Monday, April 08, 2019

Son of a Gunn: Checking the Urine Content of Your Local Digital Swimming Pool

So, you're a giant megacorporation and you've fired a talented director from one of your most profitable movie franchises based on a targeted campaign of hate from a real-life lewd, crude, rude, bag of pre-chewed food dude. What do you do? Trick question: If you're Disney, you can do whatever the fuck you want, completely unchecked by law, reason, or decency.

Last July, Disney fired director James Gunn from the Guardians of the Galaxy Vol. III film for some off-colour jokes he made on Twitter a decade previous. This was based largely on a malicious and converted effort led by Mike Cernovich, Internet troll, conspiracy theorist, men's rights activist, and all-around despicable human being.

A little less than a month ago, Walt Disney Studios chairman Alan Horn seemed to completely reverse course as Disney announced that they had rehired Gunn for the Guardians Vol. III gig. While this seems like a victory for James Gunn, audiences and fans of the Marvel Cinematic Universe, and decency at large, I still can't help but feel like there are no real winners here.

Sunday, March 31, 2019

Supernova: Of Combustion and Cosmic Matter on the Big Stage

A Star Is Born is a story that seems destined to be retold as long as a single Hollywood producer has even a single dollar left to their name. It makes a certain kind of sense; like most people, people in Hollywood like to talk about themselves. There's a reason movies like The Artist and Birdman tend to get a lot of recognition come awards season, and it's the same reason the dicks of every man you know get a lot of extra attention on lonely Friday nights at home alone. The masturbatory urge isn't self-destructive or antisocial, rather it is as comforting in its familiarity as it is reassuring in its final, inevitable result.

Each iteration of A Star is Born is built on a foundation of anxieties unique to Hollywood and the entertainment industry in general. The 2018 version follows the same mould as its previous versions as far as basic plot points go: a male music superstar, Jackson Maine (Bradley Cooper), mumbling his way through life one sold out show after another has a chance encounter with an struggling, female singer, Ally (Lady Gaga), they fall in love, he helps catapult her to success, their relationship goes through a rough patch, his own star begins to fade, he dies tragically,  and she moves forward through the grief while honouring his legacy.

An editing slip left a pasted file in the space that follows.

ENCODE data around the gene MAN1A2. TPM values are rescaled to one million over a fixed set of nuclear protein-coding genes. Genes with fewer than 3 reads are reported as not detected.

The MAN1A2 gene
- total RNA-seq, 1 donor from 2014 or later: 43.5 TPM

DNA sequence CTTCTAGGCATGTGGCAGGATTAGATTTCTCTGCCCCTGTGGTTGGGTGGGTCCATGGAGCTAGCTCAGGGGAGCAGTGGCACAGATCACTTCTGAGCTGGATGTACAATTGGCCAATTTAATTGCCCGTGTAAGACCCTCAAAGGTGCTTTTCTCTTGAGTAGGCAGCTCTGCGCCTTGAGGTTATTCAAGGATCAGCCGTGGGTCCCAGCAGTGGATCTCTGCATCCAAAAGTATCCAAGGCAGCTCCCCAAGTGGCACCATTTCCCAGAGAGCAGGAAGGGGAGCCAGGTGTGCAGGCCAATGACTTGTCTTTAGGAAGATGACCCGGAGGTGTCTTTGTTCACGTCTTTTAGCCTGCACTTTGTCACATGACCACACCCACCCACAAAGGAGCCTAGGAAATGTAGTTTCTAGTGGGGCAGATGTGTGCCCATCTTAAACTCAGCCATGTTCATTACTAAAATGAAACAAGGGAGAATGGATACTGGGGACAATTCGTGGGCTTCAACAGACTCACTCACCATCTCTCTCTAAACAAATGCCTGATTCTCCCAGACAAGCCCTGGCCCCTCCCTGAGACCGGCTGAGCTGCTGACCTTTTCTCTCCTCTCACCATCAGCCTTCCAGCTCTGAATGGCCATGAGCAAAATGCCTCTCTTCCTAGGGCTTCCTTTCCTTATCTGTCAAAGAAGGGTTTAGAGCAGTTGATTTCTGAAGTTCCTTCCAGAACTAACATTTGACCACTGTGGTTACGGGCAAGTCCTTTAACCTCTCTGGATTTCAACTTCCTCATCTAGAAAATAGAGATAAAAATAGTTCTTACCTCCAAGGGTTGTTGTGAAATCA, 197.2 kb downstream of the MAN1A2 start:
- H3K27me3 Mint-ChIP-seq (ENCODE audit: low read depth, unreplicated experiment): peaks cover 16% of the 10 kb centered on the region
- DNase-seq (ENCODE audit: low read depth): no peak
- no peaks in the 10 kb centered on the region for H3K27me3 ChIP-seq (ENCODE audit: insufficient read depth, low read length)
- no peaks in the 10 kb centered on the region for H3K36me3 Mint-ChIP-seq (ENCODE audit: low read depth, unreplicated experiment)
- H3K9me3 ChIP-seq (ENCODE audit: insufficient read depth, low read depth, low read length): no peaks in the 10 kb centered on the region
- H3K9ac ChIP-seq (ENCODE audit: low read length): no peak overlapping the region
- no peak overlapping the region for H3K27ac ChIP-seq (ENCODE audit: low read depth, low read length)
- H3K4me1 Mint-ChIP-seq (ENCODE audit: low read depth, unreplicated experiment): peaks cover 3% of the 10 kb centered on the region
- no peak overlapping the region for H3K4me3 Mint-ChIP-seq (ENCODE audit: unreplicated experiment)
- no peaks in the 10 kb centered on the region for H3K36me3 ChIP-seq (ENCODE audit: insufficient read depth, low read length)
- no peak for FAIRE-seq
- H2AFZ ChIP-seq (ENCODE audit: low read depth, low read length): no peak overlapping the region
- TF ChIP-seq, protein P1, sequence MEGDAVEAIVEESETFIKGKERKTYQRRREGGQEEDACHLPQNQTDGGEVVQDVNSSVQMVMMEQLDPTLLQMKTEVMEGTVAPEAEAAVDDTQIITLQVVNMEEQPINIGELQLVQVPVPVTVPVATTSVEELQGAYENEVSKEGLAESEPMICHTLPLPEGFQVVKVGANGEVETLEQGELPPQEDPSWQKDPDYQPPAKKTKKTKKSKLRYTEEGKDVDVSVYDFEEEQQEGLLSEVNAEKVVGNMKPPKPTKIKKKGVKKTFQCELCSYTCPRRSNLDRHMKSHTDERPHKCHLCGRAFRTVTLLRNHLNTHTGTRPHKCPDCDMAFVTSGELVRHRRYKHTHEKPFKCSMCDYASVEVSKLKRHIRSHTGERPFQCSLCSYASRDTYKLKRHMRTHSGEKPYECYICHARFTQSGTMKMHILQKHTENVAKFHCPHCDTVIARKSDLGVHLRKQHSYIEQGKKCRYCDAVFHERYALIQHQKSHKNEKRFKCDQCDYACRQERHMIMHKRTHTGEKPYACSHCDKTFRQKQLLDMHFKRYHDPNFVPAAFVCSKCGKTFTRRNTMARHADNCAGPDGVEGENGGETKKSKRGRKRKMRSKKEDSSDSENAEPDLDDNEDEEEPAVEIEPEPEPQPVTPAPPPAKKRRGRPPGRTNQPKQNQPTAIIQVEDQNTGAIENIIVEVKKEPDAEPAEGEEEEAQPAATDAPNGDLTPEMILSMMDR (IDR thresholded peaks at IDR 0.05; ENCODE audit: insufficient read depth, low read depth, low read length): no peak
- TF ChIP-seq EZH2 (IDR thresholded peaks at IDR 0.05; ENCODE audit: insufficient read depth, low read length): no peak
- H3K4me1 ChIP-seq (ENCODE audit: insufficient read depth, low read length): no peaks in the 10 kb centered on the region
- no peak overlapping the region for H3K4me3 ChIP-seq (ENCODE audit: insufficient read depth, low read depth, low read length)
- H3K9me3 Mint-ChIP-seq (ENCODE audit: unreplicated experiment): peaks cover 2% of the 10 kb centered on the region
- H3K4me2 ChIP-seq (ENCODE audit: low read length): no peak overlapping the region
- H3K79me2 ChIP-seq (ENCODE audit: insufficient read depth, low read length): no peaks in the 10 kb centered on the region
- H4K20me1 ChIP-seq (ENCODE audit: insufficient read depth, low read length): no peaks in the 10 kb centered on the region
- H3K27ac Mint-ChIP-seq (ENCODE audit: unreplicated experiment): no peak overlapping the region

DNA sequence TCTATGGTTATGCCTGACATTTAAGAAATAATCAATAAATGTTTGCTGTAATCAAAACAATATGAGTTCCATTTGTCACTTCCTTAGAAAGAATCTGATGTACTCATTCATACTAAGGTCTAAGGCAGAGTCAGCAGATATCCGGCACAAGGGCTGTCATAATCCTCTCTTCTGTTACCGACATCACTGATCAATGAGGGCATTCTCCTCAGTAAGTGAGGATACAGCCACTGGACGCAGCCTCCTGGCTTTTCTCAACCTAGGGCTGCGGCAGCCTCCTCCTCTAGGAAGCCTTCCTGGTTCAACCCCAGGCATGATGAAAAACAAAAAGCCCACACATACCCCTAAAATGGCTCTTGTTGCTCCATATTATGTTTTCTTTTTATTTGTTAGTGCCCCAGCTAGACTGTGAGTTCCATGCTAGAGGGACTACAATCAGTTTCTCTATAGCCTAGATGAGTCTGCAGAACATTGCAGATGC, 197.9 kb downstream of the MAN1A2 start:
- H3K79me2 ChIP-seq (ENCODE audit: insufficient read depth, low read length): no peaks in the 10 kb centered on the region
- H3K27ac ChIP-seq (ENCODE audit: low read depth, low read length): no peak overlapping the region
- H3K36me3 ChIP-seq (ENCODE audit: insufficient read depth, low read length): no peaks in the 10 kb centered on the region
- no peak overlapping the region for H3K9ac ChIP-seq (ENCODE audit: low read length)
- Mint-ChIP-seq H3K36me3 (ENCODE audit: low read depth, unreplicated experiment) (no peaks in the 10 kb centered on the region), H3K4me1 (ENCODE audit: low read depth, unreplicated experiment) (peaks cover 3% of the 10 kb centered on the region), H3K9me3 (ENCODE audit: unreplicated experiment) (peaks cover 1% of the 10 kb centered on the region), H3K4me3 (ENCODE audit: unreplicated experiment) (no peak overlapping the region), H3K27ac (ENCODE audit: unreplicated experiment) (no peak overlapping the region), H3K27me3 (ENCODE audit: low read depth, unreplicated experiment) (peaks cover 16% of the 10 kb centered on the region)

At a surface level, A Star is Born is a romantic drama, but at its heart, it's a retelling and reinforcement of a core part of Hollywood mythology. In an industry and a profession where success is as fleeting and as fickle as it is difficult to attain in the first place, it makes a certain kind of sense that fame would be integral to its lore.

Sunday, March 17, 2019

Total Recall and Other Tall Tales. Reality is as Reality Does... When is an Alien Artifact Not an Alien Artifact?

Paul Verhoeven's movies are almost as well-known by this point for being chronically misunderstood as they are for their over-the-top violence and sex and their underlying subversive social commentary. His storytelling style is perhaps one of the most unique in the history of film, and it is both the most significant factor in understanding the core messages of his films and the largest hindrance. This is not the fault of Verhoeven, but more of a testament to the failure of educational systems to truly instill a foundation of media literacy in audiences at large.

The films of Paul Verhoeven are almost paradoxical in their execution; they simultaneously revel in and rebel against the actual literal content being shown on screen. On the one hand, they can be enjoyed by audiences at face value for the sheer visceral absurdity of the whole spectacle, but for all of their ultraviolent bluster, their core messages are almost always the exact opposite of (or at least vastly different from) what you might assume they would be considering the subject matter. The thing that causes so much confusion among audiences in understanding Verhoeven's films goes beyond the normal complexities that can be involved in decoding various garden varieties of irony and satire; his work is simultaneously completely obvious but intentionally cryptic. It's like being invited into somebody's house for dinner while standing there watching a wrecking crew demolishing that same house. The intention is genuine, but the execution is enigmatic.